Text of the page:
I’m ready to create something delicious and memorable, something people will remember for a long time, and want to enjoy again, and again. I pull out my recipe (trusty plot clock template), and list all of the ingredients I need for a successful and engaging outcome: ordinary world, binding point, low point, turning point, climax,…

Cut Me Some Slack

No, not you. It’s a message to me, from me, granting permission to step away from the computer screen, to let my brain rest, and mull a plot point over in my brain while I sweep the driveway. Several drafts in, and I’m again at a pivotal point in my story – the Turning Point….

My Weekend Pity Party

Going forward, unfortunately, involves going back. At least, that’s what I encountered this weekend on the “home stretch” of my middle grade novel. I succumbed to the “WILL THIS EVER BE DONE?” pity party on Saturday, and did not turn my computer on until Sunday afternoon. I tidied up, and went to a symphony concert…

The Moose Stays

The setting for my middle grade mystery is northern Minnesota. There was no doubt in my mind that a moose had to play a part, had to be in the story somewhere. If you’ve ever lived in, or visited northern Minnesota, you’ll know that the décor usually reflects the breathtaking natural environment and the animals…

Fine Tuning in the Editing Pond

I’ve donned my waterproof boots (perhaps I should be wearing hip waders!) as I slosh my way through the third draft of my middle-grade mystery. My editor is a godsend – she provided me with detailed notes/comments and meets with me after each quadrant so that we can discuss what is amazing (whoohoo!) and what…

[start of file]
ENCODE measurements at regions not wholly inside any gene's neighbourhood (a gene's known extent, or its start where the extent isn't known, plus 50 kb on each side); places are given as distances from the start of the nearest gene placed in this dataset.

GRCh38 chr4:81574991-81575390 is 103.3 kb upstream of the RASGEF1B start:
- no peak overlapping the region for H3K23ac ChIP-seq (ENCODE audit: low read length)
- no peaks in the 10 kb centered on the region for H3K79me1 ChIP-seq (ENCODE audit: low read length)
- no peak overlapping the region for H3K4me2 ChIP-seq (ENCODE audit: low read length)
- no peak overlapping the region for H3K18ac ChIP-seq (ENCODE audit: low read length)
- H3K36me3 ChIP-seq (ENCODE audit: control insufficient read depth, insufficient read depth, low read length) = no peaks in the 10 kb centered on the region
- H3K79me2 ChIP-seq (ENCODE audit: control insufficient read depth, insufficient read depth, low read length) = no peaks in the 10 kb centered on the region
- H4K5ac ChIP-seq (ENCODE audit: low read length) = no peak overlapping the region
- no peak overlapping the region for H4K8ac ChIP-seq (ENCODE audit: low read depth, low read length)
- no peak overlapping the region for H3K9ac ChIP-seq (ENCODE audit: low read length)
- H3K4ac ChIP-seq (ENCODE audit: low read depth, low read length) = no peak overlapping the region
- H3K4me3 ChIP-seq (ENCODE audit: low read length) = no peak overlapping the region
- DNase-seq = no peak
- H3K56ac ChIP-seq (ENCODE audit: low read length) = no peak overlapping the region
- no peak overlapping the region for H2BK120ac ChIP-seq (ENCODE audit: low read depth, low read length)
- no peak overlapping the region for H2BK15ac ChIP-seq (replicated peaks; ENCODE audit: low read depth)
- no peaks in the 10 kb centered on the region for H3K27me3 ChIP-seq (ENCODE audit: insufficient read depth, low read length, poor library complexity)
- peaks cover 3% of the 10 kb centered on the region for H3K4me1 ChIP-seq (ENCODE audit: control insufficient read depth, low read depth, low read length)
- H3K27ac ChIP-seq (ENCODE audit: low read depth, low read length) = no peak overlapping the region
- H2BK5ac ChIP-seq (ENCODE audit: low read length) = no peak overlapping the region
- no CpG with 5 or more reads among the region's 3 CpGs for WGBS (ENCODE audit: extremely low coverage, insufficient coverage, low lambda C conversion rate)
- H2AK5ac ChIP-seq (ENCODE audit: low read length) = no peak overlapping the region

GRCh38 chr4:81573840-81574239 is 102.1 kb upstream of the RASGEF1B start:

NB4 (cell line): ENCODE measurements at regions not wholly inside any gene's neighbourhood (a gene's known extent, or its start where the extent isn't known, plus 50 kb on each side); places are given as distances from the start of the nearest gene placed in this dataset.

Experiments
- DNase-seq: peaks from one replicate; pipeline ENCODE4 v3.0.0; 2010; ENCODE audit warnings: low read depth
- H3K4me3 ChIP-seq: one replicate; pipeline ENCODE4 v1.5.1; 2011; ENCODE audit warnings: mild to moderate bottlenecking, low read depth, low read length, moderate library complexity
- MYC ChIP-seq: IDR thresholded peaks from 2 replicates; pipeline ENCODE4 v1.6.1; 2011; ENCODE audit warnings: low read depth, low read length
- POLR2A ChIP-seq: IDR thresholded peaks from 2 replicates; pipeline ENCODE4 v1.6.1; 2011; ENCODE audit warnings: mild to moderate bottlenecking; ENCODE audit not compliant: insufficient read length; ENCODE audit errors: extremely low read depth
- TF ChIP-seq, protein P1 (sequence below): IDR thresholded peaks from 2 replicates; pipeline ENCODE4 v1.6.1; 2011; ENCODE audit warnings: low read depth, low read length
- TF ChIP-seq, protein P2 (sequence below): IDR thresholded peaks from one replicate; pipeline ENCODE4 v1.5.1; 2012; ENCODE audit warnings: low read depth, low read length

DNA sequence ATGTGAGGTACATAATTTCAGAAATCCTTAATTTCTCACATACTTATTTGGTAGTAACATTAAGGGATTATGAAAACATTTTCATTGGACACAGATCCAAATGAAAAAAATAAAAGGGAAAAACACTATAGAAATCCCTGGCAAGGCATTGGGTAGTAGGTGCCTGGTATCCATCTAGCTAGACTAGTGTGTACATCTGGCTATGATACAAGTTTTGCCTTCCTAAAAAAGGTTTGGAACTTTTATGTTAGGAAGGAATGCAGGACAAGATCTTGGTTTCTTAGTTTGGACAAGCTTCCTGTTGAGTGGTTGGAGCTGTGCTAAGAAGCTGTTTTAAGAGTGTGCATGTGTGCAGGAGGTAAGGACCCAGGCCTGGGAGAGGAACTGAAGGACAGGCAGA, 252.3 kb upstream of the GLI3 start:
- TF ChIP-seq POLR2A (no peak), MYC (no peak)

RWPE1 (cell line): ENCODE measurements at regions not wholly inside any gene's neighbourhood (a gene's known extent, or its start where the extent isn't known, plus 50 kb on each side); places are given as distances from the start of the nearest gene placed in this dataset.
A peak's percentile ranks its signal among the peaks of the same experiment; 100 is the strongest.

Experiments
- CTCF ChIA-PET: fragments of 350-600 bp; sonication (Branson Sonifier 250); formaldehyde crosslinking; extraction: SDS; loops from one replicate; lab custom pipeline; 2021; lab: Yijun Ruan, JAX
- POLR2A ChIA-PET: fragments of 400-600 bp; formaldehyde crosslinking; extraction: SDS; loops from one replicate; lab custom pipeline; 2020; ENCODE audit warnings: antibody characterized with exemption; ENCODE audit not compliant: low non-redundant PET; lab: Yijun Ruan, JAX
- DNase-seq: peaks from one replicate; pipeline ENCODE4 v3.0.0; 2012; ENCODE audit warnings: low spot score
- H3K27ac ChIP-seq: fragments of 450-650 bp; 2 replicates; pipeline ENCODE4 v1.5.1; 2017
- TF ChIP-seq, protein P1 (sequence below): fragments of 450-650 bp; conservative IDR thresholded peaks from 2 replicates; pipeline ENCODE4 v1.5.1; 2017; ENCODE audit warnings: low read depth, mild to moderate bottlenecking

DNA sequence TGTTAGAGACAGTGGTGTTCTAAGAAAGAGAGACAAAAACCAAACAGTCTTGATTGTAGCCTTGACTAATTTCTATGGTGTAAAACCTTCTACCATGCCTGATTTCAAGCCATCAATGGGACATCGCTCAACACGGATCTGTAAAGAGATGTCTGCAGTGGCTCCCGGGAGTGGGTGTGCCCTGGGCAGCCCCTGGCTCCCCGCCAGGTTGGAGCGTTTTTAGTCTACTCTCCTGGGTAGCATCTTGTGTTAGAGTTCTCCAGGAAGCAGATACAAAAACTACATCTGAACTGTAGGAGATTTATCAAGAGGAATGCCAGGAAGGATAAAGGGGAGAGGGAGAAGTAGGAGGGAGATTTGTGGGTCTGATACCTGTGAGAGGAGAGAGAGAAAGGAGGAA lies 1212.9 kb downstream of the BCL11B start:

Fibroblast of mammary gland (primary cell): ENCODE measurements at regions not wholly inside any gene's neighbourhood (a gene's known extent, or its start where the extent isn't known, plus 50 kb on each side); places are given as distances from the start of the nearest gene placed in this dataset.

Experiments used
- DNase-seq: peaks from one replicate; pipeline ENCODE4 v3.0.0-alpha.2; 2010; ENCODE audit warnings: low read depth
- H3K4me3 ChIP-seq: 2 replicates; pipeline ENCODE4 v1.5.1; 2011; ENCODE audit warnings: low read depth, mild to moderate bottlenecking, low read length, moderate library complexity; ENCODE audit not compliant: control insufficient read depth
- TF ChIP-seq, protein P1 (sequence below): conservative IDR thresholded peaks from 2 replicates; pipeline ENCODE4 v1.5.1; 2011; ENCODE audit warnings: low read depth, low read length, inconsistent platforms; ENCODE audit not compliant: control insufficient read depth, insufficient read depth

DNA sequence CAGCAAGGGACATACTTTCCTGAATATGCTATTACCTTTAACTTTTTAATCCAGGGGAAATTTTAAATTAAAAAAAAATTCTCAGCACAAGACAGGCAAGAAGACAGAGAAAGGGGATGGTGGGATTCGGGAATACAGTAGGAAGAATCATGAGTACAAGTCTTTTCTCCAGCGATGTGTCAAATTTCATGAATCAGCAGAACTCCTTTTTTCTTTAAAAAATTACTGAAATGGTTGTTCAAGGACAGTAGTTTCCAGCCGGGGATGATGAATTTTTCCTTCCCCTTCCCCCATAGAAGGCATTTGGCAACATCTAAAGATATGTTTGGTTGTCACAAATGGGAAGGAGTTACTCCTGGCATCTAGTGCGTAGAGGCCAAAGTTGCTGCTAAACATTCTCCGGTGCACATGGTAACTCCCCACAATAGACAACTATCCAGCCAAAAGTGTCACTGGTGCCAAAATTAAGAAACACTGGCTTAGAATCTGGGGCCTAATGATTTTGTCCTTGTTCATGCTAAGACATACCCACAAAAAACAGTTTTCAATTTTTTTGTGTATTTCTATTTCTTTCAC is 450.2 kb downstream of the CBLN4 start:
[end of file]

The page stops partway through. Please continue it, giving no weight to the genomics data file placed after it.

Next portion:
The Pinocchio Phenomenon

It started out as a gathering of ideas, a list of characters, and a setting. Happenings on paper that would become a work of fiction. But as my story evolved, the characters, settings, and events became more real to me than I ever imagined possible. I learned about my characters as my story progressed, but…

End With Somewhere to Start

Sometimes I run out of steam. Sometimes I run out of ideas. Sometimes I run out of time. Sometimes I just plain get stuck. Whatever the reason that forces me to stop writing, I make sure I won’t have to face “blank screen syndrome” when I settle back into my chair (not completely, anyway). Before…

Write When You’re Not Writing

If I were to ask you to describe a writer, what would your response be? If someone posed that question to me, initially I’d describe someone hard at work at a desk, typing, staring into a computer screen, or balling up wads of paper and tossing them into a wastebasket (perhaps as they tear at…

Juggling Paper in a Parallel Universe

The first ideas drafted for my middle-grade novel were done via pencil and lined tablet. Once I settled in front of my computer, I entered a delusional state where I believed the document on my screen would be the only one I’d need to worry about for the rest of this story’s creation. In my college…

Sliding into the Low Point

It’s just a story, right? None of my characters are actually real. They’re just ideas, description, and imagination put to paper (or screen). Right? Then why is it so hard for me to watch my main character head to the low point of the story? There’s no stopping her, no way to avoid it. I…